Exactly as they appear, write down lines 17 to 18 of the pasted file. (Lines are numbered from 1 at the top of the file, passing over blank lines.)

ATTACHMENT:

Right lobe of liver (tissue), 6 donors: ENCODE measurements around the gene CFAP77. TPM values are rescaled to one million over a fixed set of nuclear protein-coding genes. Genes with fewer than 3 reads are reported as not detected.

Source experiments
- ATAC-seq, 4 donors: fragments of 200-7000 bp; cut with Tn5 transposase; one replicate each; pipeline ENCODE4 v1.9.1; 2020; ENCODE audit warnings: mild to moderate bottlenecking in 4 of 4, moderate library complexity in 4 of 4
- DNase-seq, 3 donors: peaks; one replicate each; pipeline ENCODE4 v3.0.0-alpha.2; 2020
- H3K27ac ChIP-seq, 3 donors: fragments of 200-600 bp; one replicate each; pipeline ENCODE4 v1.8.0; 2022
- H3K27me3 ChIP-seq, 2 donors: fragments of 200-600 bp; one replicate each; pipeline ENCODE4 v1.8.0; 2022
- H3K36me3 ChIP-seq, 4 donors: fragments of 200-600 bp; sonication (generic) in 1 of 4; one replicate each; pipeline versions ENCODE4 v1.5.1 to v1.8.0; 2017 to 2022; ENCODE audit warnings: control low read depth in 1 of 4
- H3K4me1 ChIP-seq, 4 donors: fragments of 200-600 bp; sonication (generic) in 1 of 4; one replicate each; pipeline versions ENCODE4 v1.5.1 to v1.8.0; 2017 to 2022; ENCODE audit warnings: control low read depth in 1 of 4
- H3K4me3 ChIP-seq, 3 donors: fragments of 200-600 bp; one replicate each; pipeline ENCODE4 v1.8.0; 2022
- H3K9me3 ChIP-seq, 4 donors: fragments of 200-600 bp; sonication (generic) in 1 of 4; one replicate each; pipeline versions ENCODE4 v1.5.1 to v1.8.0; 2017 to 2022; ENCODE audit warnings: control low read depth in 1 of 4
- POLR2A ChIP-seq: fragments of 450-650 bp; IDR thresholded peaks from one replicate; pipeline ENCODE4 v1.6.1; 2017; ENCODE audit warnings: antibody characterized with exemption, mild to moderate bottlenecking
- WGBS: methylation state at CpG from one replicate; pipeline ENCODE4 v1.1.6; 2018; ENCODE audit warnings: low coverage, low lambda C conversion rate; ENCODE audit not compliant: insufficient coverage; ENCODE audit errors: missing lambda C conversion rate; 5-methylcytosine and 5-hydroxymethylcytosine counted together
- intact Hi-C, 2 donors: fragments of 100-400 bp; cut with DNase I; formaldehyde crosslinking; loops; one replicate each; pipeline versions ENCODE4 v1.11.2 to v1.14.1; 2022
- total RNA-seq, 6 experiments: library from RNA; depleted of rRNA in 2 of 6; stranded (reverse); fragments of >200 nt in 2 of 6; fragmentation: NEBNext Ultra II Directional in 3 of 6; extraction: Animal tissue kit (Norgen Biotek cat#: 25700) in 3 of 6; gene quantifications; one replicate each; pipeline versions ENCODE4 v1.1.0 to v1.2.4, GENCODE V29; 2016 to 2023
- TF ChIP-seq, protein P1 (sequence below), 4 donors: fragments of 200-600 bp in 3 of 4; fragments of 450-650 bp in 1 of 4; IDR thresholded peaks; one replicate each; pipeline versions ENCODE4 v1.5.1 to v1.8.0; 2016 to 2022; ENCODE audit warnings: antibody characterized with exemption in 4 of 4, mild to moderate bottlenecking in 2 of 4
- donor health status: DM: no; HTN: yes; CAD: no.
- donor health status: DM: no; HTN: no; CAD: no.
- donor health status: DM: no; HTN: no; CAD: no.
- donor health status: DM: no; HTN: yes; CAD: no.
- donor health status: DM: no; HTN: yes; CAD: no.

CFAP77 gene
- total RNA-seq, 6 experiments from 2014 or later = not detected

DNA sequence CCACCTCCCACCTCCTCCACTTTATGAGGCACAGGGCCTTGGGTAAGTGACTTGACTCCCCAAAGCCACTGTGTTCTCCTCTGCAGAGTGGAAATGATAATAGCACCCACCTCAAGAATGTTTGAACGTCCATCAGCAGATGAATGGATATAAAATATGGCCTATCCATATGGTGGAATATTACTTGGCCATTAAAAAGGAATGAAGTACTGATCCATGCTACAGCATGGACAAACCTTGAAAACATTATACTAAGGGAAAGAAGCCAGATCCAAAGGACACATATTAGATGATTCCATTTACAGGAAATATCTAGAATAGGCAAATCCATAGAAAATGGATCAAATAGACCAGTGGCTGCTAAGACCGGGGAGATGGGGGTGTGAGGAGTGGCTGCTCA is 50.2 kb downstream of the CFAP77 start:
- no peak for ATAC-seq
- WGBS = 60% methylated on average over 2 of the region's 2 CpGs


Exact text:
- donor health status: DM: no; HTN: no; CAD: no.
- donor health status: DM: no; HTN: no; CAD: no.